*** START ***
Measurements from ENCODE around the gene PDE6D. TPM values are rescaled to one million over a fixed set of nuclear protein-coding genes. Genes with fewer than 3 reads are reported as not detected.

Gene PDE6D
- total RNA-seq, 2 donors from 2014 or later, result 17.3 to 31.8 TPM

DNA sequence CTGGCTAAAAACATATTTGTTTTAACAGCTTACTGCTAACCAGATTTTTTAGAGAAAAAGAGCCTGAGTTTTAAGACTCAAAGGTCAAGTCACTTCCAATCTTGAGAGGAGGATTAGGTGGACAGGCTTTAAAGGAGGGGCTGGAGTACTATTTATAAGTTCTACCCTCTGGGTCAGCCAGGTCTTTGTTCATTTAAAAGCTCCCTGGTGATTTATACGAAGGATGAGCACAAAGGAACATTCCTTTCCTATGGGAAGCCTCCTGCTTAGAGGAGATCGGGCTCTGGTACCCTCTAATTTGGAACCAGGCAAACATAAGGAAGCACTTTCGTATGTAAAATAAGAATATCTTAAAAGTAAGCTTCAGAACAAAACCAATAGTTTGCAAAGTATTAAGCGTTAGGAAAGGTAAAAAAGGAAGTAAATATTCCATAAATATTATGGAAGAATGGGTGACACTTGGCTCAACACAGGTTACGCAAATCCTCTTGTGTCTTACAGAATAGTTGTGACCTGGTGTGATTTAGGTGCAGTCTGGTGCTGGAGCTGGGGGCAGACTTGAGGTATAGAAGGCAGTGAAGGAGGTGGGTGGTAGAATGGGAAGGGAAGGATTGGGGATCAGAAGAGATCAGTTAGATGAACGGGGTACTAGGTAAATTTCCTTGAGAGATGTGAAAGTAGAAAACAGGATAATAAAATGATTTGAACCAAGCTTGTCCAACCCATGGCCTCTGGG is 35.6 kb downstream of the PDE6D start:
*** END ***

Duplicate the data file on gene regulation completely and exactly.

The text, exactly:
Measurements from ENCODE around the gene PDE6D. TPM values are rescaled to one million over a fixed set of nuclear protein-coding genes. Genes with fewer than 3 reads are reported as not detected.

Gene PDE6D
- total RNA-seq, 2 donors from 2014 or later, result 17.3 to 31.8 TPM

DNA sequence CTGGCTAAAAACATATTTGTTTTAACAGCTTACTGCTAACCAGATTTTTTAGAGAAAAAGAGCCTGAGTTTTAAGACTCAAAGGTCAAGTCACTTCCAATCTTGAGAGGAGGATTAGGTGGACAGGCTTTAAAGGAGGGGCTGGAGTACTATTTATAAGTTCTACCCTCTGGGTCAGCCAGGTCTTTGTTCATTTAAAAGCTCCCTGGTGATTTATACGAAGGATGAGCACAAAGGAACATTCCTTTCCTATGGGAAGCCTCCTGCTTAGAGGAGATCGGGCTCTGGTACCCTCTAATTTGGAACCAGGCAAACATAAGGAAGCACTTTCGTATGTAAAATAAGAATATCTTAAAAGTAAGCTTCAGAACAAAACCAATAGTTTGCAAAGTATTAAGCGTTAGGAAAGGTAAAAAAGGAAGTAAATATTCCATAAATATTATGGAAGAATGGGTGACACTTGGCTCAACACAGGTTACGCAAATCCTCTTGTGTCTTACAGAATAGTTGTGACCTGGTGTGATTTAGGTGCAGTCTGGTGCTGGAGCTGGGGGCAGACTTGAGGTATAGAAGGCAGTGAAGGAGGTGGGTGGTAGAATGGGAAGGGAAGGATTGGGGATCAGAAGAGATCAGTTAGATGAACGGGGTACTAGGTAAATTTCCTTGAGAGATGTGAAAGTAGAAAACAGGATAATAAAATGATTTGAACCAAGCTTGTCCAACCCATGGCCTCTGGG is 35.6 kb downstream of the PDE6D start: